Pain following total hip or total knee arthroplasty following discharge from hospital is not well understood, especially inpatients whose primary language is not English. The objective of this study was to review how communication barrier impact the understanding of and reporting of pain levels, rather than whether non-English speaking patients actually experience different pain levels.
The purpose of the study was:(1) To determine pain scores of the patients upon discharge from acute care; (2) Assess what level of pain scores were satisfactory; (3) Assess the number of prescribed pain tablets taken; (4)Assess the association between pain score and the number of tablets controlling for age and gender and (5) To determine whether the patients were satisfied with their ability to communicate their pain control needs, describe their satisfaction and to say how to improve pain control.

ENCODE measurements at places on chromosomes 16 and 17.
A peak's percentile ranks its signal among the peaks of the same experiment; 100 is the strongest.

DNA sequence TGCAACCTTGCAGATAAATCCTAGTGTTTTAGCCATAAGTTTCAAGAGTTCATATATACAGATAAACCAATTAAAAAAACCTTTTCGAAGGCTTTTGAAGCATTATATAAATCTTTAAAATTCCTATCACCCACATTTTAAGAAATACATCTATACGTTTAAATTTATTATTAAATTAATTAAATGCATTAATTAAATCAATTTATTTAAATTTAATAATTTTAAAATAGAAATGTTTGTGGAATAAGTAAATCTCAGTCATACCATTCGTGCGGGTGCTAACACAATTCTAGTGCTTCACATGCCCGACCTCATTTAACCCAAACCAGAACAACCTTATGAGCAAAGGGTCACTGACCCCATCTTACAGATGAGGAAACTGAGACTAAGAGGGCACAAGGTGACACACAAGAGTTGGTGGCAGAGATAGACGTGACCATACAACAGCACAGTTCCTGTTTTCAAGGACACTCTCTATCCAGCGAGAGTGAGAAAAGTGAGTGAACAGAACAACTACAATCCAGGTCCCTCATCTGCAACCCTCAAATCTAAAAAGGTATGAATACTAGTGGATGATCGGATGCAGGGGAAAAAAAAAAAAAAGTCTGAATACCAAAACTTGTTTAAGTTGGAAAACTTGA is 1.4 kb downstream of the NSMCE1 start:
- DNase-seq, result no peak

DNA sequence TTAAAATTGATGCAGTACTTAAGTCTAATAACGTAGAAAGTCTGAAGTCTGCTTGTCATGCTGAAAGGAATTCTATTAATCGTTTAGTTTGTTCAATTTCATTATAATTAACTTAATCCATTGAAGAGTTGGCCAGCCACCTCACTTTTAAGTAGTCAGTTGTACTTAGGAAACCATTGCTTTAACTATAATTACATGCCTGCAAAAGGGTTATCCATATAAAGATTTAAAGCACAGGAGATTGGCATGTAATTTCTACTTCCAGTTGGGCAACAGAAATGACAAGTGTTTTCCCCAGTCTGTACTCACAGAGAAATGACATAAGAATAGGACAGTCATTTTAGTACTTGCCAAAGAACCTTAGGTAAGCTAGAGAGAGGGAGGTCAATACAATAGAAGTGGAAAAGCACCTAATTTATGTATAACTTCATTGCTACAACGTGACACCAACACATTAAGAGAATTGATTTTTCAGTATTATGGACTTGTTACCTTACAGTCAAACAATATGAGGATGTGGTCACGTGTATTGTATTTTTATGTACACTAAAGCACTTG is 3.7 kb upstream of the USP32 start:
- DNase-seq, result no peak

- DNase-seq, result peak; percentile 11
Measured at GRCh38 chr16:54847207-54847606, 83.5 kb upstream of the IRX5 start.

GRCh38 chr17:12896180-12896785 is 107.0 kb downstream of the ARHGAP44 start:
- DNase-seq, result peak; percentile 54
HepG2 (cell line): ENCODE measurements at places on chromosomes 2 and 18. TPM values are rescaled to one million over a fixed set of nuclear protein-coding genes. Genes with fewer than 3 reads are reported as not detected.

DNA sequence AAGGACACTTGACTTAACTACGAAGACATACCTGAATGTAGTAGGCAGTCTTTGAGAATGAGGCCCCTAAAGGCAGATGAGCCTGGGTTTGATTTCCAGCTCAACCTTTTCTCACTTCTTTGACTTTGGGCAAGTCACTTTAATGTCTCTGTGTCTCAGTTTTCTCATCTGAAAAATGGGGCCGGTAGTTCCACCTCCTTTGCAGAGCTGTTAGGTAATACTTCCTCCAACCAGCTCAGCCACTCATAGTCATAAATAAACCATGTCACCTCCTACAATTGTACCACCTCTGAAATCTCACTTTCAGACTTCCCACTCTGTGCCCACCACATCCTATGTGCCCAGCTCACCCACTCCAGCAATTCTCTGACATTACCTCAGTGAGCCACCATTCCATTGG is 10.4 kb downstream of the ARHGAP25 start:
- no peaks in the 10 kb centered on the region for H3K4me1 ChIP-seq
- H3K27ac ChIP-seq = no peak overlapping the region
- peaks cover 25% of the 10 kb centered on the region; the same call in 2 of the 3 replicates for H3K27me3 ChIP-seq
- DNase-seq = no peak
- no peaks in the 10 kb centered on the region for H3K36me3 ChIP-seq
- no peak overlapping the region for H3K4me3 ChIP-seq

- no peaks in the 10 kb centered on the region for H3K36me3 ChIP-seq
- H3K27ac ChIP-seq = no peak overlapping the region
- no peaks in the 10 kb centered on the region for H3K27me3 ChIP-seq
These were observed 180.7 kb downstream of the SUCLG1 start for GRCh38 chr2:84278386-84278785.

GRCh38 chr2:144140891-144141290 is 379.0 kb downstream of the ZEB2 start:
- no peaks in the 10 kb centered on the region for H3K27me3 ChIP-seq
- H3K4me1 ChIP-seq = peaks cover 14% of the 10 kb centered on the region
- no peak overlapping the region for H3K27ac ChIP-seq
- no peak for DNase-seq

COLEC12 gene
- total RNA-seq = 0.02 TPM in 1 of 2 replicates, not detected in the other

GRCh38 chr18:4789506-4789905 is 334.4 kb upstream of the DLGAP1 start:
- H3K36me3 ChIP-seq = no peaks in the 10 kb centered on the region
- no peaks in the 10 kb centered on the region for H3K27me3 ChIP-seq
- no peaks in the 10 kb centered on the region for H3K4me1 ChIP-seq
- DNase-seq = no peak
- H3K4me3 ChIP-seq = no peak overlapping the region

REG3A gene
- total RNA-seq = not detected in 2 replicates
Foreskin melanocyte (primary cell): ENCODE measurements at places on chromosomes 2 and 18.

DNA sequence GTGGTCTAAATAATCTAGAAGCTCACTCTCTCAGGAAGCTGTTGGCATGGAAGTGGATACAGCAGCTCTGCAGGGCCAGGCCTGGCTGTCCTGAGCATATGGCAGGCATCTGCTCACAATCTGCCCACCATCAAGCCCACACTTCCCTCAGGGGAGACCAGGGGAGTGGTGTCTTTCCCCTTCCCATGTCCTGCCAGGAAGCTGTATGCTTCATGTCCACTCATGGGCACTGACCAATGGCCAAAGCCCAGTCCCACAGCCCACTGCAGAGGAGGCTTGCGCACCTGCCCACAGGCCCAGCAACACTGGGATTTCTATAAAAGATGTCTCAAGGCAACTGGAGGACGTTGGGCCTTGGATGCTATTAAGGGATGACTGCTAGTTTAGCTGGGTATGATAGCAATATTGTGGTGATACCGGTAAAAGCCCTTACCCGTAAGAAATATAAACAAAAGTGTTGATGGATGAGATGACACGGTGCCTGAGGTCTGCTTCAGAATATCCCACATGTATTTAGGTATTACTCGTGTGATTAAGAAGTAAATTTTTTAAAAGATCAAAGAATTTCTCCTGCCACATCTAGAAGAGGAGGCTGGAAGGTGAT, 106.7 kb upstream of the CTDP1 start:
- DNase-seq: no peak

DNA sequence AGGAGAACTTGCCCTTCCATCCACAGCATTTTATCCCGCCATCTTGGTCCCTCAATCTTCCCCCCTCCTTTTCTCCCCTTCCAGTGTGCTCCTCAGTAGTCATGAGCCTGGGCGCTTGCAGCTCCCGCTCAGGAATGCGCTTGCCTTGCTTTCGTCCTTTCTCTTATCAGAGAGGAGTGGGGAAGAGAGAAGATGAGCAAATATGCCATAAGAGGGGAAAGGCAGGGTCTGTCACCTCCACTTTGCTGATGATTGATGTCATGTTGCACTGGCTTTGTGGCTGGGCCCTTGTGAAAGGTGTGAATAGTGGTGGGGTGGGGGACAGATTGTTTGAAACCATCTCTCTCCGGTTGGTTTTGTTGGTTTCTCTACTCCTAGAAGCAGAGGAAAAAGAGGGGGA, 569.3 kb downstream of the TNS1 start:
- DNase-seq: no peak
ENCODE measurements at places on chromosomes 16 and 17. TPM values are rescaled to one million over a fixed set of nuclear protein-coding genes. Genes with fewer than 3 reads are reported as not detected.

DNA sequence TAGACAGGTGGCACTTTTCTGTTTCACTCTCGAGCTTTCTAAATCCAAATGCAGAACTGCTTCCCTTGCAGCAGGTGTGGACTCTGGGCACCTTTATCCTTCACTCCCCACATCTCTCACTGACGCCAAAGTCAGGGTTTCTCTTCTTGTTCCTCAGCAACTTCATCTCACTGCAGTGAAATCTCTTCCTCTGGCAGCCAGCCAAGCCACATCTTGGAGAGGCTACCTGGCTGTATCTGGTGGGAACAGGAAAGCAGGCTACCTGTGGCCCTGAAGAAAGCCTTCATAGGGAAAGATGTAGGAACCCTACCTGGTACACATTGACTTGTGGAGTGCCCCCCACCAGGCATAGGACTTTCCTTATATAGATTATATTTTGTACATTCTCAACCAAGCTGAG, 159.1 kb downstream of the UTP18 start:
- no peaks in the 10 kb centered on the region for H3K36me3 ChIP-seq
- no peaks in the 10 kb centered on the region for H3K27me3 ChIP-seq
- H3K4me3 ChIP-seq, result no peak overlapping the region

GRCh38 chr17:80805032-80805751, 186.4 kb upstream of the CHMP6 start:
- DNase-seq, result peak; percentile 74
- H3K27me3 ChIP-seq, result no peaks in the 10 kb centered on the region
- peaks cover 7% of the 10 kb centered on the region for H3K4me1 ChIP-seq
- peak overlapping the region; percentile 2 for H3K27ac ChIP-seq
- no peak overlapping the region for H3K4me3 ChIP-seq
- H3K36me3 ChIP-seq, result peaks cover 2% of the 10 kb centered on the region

Consent was obtained in the presence of a substitute decision maker. Ethics approval was obtained. Patients were presented with a Study Instruction Sheet. The sheet provided directions surrounding the completion of the Pain Self-Assessment Form (PSAF). Pain scores were measured 3 times/day with an average daily score for 5 days.
Of the 22/143 patients who met the criteria, 20 consented and 2 declined. The overall response rate was 18/19 = 94.7%. Fifty-six percent of patients were satisfied with pain control. Fifty percent reported nausea; 28% reported dizziness and sweating; 22% reported constipation. Thirty-nine percent needed an interpreter.
Post-operative pain control is important to both patients and health care professionals. The most common recommendation was to use a translator. Impaired communication through language barriers complicates the caring process even more. Information from this study will improve discharge teachings.